The television images of the smoldering exposed reactor core in Japan have focused everyone’s minds again on the inherent dangers of nuclear energy. Nuclear power stations supply 6 percent of the world’s energy and account for 13.5 percent of all electricity generation. If the cautious and efficient Japanese can’t make nuclear power safe, then who can?
In the short term, commodity prices have been upstaged by uranium’s dramatic dive in price, while conventional fuels — including gas and coal, but also renewables such as carbon dioxide credits — have received a huge boost.
In the longer term, Fukushima has reopened the whole debate on whether nuclear power is worth the risk of an accident. Germany has idled one-third of its nuclear capacity, and Gazprom is suddenly once more a darling of the investment community.
At this point it looks likely that the West is cold to the idea of building new nuclear reactors, but the East is much more positive. Prime Minister Vladimir Putin put it plainly: “It is impossible to speak about a global energy balance without the nuclear power industry,” pointing out that nuclear power accounts for 16 percent of the country’s power generation and more than 80 percent in France. Hungary, Kazakhstan, Ukraine, Serbia and Belarus followed Putin’s lead, saying they would push ahead with plans to build new nuclear power stations.
And here is the rub. Normally the utilities sector is one of the least exciting in the investors’ universe. Wading through the huge reports that the sector’s analysts churn out is guaranteed to put any fund manager to sleep. Almost everywhere, utilities look like a sector with no hope. They are squeezed by regulators, rising fuel costs, environmental demands and the post-crisis poverty of the consumer. Now, to make matters worse, regulations and prices will only increase further after the Fukushima disaster.
But not so in the emerging markets. With double-digit growth rates and dilapidated infrastructure hindering further development, the question of energy is an issue of national security. Nuclear power is an acceptable solution to their problems.
There is one country where utilities — despite their sleepy image — are among the most dynamic sectors and profits are growing by increasing demand and liberalization. It is not China, which has an insatiable thirst for energy. It is not the developed world, where pricing power and returns on equity are capped. It is Russia, one of the richest energy countries in the world.
What do you do if you need $500 billion of investment? Turn to the state for support? The trouble is there is a long line of Russian companies in the infrastructural sectors that are also looking to the state for multibillion-dollar investments.
Anatoly Chubais, former head of Unified Energy System, went through the utilities sector like a storm, cutting red tape and slashing rules to transform it into a state-of-the-art investment opportunity while sweetening the deal to entice investors.
The competition meant that the state could assign premium valuations, and the cream of the international power companies were pulled into what is arguably the last really big power privatization that will ever happen.
Russian power sector reform was probably the most ambitious the world has ever seen. Privatization of the generation companies have raised tens of billions of dollars of investment, including from global energy giants such as Germany’s E.On, Italy’s Enel and Finland’s Fortum.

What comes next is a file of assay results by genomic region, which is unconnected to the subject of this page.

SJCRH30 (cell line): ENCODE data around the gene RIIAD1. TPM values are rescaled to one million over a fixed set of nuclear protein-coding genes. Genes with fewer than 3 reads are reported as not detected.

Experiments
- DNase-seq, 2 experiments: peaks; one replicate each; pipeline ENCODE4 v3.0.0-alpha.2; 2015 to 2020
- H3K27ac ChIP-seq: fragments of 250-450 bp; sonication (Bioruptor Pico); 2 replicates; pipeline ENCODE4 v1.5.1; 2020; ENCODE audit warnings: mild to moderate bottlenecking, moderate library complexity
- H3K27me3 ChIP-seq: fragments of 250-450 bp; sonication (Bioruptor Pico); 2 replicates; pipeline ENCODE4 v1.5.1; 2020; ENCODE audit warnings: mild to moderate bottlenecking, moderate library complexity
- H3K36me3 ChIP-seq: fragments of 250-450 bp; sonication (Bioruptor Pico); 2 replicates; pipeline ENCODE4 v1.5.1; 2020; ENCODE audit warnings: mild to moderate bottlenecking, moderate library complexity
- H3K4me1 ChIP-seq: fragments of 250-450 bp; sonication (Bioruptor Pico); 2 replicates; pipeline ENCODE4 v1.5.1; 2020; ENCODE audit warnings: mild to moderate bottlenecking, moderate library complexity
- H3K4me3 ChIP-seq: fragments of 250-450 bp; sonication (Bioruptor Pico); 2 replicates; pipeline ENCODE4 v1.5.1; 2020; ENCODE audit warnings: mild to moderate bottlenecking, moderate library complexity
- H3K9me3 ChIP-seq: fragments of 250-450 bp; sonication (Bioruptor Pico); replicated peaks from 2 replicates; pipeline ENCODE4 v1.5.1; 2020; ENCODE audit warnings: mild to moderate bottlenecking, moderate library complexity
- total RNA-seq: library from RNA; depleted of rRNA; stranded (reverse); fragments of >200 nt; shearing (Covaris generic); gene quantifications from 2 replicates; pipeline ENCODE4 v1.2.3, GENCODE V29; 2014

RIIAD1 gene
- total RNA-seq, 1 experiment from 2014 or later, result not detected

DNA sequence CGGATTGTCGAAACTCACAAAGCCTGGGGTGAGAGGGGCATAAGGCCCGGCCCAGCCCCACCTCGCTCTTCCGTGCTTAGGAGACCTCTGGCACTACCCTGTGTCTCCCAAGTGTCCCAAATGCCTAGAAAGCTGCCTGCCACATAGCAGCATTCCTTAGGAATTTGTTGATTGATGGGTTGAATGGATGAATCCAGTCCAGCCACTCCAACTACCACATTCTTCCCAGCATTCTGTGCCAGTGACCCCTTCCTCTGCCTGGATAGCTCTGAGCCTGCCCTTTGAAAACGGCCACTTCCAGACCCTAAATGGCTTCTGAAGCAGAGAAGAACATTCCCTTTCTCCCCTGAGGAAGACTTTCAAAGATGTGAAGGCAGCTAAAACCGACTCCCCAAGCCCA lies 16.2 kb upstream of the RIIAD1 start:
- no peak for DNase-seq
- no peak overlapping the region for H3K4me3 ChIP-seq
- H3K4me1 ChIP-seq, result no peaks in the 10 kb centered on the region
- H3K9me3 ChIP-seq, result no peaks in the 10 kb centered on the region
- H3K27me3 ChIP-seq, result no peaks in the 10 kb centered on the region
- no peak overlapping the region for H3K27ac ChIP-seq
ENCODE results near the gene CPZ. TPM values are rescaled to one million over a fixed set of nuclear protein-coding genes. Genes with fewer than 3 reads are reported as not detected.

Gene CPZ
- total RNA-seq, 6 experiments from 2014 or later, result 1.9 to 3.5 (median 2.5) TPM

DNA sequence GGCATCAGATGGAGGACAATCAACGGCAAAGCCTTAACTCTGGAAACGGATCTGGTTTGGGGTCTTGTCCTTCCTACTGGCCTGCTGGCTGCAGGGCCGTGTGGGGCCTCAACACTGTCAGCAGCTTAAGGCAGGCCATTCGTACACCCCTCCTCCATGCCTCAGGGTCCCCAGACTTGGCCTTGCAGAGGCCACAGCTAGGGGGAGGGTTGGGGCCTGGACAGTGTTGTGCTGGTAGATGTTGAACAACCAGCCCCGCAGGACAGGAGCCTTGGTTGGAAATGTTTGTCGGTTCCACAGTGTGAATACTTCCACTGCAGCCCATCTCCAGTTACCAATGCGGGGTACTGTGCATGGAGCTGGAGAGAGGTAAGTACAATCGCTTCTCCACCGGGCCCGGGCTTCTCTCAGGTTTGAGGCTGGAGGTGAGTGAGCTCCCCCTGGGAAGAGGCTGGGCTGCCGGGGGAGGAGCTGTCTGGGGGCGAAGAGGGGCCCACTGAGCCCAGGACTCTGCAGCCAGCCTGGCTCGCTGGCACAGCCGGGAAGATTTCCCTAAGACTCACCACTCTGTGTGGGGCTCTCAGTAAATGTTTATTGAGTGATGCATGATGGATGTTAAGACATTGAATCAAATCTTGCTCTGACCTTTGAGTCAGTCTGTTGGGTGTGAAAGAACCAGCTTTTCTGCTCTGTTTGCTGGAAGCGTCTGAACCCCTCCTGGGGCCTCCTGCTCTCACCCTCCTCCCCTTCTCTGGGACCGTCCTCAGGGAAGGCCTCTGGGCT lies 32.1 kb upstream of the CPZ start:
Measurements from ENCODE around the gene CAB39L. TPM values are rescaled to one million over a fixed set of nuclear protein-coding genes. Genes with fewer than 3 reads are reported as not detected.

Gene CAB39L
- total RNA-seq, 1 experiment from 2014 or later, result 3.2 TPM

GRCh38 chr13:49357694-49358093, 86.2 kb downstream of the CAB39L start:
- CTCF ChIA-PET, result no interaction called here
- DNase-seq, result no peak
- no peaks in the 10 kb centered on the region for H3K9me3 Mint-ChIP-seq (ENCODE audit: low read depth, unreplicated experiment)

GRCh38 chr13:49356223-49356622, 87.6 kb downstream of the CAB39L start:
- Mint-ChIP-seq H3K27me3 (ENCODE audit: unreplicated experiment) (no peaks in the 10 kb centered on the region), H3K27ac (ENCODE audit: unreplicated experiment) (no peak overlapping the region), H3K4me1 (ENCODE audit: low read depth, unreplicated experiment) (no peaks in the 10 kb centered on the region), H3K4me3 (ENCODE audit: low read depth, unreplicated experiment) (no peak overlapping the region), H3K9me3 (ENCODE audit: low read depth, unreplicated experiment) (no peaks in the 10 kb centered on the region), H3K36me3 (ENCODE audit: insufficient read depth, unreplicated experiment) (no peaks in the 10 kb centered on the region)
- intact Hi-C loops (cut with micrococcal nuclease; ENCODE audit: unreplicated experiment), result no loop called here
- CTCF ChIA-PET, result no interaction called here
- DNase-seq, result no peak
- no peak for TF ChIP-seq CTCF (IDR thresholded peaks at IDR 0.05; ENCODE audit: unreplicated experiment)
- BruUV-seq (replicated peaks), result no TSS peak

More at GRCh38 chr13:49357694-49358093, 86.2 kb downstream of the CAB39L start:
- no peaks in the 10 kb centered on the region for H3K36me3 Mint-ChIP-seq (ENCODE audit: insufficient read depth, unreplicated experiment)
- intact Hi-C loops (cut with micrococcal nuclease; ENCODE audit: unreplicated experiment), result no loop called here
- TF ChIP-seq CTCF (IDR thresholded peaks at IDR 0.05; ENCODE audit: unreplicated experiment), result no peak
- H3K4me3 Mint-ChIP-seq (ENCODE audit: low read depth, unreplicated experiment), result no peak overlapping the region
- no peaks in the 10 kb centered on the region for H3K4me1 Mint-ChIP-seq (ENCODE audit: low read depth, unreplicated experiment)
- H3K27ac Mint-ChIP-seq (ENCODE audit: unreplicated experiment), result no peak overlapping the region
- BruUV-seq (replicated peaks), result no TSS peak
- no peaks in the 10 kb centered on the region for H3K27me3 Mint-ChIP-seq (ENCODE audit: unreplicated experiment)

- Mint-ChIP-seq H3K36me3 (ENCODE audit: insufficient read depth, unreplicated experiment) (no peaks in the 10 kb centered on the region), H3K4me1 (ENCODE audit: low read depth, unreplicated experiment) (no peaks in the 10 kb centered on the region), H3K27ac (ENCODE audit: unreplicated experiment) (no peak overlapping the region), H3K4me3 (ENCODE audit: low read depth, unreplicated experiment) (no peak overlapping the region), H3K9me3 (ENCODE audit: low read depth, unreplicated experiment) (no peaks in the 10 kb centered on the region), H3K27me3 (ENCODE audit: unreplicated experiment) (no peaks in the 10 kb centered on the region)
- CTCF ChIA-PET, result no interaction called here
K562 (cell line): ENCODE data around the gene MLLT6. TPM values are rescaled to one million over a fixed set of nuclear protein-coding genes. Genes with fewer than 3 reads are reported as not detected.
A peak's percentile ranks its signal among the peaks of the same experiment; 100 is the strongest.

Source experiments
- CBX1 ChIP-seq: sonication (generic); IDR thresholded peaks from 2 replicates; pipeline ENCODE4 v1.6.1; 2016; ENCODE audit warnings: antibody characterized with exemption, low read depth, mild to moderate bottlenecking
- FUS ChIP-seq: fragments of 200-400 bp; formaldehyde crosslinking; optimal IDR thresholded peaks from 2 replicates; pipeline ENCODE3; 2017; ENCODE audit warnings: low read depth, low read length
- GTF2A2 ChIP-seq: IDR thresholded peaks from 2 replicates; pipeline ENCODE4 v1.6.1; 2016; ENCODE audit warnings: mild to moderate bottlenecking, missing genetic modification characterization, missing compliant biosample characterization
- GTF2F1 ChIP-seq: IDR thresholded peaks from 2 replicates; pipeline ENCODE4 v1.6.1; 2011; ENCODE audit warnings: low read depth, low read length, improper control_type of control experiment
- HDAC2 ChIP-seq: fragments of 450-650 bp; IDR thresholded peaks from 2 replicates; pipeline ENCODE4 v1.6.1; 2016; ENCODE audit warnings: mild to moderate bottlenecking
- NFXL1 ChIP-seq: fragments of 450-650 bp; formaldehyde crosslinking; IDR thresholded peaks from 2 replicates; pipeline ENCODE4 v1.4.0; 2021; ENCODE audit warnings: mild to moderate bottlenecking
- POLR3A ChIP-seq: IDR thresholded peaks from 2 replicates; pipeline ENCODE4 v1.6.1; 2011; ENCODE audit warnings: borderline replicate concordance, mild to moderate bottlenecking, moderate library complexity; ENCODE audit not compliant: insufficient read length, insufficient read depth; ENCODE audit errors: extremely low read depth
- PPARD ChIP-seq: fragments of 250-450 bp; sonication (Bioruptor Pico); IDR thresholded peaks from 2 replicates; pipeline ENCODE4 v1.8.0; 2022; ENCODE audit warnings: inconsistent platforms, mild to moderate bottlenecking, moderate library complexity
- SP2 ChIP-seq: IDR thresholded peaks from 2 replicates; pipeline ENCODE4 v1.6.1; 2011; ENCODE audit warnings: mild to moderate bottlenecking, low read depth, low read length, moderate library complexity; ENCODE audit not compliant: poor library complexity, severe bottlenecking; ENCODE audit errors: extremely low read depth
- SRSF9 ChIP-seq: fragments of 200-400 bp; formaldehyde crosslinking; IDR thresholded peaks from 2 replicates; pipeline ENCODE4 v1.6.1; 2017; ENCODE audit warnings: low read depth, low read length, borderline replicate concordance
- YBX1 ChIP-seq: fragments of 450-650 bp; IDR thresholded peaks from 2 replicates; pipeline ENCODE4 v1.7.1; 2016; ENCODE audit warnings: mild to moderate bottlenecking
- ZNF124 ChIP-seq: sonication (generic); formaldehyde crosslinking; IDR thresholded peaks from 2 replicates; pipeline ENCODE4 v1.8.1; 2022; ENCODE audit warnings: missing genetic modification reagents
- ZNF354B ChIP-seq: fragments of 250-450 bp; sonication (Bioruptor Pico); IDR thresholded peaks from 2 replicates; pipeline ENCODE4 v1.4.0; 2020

Russia copied the British liberalized wholesale power market model, which runs on the marginal pricing principle. At any time, the most expensive generator delivering power to the grid sets the price for everyone else. It is a good principle if you are an efficient generator, since the most inefficient generator always sets the price. And most of Britain’s power companies are making a good living out of it. Moreover, every generator in the sector is motivated to improve efficiency as fast as possible to add significantly to its bottom line.
But in Russia, in addition to selling electricity, all newly built generators also receive extra cash from the state with the so-called guaranteed capacity payment. Companies can earn back up to 90 percent of their investment over 10 years with a 13 percent rate of return, effectively doubling their profitability. No wonder that the “spark spread” — the difference between the price of a kilowatt-hour of electricity and the cost of fuel needed to produce it — on the newly built Russian power stations is double that in Britain.
Putting aside some of the recent snags associated with the government’s desire to hold the tariff growth down, the utilities reform is nearly completed, and most of the associated risk is already behind us.
But investors are still largely ignoring the sector, which trades at very low valuations. For example, you can buy into E.On’s business in Russia, which is expected to generate more than double the average EBITDA margin of E.On’s worldwide business, at half the valuation levels of the parent company.
Likewise, investors can buy a piece of a Russian energy distribution company at half its regulated asset base levels, while in other countries similar companies trade at above these levels.
In Russia, this is nothing short of a miracle given that the government is known for its inability to implement its good ideas. But perhaps there is where the real surprise lies. Japan has a reputation for modernity and technological prowess, but Fukushima, built 38 years ago, is one of the world’s oldest nuclear power stations. It was supposed to be decommissioned this year, but the cash-strapped government had just extended its license for another decade before the earthquake hit.
In contrast, despite Russia’s reputation for backwardness, its nuclear power stations, built 19 years ago, are some of the world’s youngest. Here, too, the conventional wisdom has been turned on its head.